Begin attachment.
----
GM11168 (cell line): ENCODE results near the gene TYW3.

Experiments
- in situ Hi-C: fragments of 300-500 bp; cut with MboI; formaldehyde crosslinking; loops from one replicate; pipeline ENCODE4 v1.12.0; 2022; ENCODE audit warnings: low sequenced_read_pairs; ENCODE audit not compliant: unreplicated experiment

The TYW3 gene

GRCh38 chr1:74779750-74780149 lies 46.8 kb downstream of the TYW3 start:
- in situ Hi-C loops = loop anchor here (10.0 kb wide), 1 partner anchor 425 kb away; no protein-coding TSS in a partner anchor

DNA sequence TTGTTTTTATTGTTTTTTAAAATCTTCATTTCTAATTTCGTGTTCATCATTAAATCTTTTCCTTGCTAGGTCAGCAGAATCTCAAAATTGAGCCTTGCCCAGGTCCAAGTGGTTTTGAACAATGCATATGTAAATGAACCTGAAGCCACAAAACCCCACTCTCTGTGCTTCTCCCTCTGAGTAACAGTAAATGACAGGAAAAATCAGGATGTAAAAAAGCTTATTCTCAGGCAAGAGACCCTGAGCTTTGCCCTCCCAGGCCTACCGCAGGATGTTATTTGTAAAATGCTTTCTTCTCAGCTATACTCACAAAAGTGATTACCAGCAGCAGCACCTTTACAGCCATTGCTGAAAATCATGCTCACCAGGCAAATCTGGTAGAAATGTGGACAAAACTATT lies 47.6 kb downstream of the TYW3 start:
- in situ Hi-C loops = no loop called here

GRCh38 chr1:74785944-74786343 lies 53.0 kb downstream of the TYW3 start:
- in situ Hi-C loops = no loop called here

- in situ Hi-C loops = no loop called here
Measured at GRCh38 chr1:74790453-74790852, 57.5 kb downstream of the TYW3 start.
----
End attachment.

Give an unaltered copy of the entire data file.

GM11168 (cell line): ENCODE results near the gene TYW3.

Experiments
- in situ Hi-C: fragments of 300-500 bp; cut with MboI; formaldehyde crosslinking; loops from one replicate; pipeline ENCODE4 v1.12.0; 2022; ENCODE audit warnings: low sequenced_read_pairs; ENCODE audit not compliant: unreplicated experiment

The TYW3 gene

GRCh38 chr1:74779750-74780149 lies 46.8 kb downstream of the TYW3 start:
- in situ Hi-C loops = loop anchor here (10.0 kb wide), 1 partner anchor 425 kb away; no protein-coding TSS in a partner anchor

DNA sequence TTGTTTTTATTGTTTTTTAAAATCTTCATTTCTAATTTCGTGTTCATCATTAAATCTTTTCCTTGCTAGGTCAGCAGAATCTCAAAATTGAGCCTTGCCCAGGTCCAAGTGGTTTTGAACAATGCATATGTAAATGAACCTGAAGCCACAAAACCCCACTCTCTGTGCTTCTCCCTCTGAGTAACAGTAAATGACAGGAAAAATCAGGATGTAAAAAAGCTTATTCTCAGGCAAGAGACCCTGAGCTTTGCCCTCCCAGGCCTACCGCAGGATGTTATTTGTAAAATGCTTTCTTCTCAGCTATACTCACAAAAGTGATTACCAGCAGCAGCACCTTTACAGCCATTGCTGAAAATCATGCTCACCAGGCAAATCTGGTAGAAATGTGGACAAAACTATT lies 47.6 kb downstream of the TYW3 start:
- in situ Hi-C loops = no loop called here

GRCh38 chr1:74785944-74786343 lies 53.0 kb downstream of the TYW3 start:
- in situ Hi-C loops = no loop called here

- in situ Hi-C loops = no loop called here
Measured at GRCh38 chr1:74790453-74790852, 57.5 kb downstream of the TYW3 start.